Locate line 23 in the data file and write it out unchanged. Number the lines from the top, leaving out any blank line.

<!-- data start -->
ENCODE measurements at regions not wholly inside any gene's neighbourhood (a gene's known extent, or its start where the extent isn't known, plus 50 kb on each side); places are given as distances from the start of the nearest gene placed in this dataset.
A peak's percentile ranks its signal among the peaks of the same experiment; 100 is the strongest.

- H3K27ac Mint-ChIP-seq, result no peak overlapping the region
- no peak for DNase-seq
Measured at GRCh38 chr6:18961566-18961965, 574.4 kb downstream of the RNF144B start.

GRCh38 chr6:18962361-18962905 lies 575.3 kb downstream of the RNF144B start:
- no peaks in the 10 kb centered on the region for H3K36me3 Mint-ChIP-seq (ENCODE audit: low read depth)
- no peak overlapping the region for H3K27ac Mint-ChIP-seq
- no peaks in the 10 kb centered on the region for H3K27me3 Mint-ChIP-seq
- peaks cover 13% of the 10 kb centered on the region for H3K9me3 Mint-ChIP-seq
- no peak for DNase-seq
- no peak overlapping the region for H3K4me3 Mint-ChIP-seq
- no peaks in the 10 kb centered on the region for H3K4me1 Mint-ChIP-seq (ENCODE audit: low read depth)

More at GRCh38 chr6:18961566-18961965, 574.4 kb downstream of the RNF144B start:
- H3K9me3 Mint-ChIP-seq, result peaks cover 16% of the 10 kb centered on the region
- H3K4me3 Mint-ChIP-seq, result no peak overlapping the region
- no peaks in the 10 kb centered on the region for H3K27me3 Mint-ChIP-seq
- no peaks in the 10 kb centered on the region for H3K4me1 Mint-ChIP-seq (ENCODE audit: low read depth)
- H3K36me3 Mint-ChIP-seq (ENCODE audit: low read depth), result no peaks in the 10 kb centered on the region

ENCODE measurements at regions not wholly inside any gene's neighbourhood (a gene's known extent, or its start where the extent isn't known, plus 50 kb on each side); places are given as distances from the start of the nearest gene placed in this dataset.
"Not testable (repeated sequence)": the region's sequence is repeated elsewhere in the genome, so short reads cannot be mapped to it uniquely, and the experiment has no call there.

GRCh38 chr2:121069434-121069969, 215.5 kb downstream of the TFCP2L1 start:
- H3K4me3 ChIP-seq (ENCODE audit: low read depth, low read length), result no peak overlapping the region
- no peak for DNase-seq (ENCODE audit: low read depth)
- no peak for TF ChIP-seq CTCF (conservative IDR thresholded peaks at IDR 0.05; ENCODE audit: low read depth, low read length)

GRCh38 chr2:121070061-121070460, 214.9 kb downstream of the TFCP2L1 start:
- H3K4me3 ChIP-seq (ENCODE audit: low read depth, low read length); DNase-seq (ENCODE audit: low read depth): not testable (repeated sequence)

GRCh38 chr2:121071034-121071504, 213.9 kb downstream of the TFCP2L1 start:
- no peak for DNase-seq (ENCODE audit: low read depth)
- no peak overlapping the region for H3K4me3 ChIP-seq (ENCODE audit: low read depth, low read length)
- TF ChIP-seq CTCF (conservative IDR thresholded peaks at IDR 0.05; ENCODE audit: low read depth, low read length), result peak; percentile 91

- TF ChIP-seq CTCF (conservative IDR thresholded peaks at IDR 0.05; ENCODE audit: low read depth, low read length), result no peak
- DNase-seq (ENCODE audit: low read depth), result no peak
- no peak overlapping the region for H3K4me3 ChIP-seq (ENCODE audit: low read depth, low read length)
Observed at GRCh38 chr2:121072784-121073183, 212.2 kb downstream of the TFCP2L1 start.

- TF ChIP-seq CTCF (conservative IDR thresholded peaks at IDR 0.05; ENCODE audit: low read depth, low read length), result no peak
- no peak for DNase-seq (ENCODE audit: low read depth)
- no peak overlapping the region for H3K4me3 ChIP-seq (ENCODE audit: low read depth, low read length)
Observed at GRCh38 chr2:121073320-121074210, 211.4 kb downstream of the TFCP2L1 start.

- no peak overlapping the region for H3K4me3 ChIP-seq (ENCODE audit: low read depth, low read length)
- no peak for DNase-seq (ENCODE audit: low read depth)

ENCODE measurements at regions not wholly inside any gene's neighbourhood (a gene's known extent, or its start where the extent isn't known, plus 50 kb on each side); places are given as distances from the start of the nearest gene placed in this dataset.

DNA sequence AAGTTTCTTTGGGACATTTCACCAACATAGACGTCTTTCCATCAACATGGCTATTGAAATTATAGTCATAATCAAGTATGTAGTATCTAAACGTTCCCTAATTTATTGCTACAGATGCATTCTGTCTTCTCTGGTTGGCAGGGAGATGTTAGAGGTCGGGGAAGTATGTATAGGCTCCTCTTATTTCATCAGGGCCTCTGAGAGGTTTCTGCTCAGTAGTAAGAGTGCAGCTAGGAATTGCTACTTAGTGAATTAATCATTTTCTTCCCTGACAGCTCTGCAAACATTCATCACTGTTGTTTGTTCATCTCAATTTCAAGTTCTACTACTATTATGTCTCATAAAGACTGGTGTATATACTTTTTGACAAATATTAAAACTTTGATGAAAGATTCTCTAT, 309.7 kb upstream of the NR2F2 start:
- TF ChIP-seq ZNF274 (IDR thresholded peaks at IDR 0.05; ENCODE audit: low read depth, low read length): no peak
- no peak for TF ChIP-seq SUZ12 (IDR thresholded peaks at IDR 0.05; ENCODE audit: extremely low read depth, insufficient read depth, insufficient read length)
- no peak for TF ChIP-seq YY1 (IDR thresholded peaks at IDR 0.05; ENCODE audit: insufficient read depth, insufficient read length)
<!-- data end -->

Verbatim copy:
- H3K4me3 ChIP-seq (ENCODE audit: low read depth, low read length), result no peak overlapping the region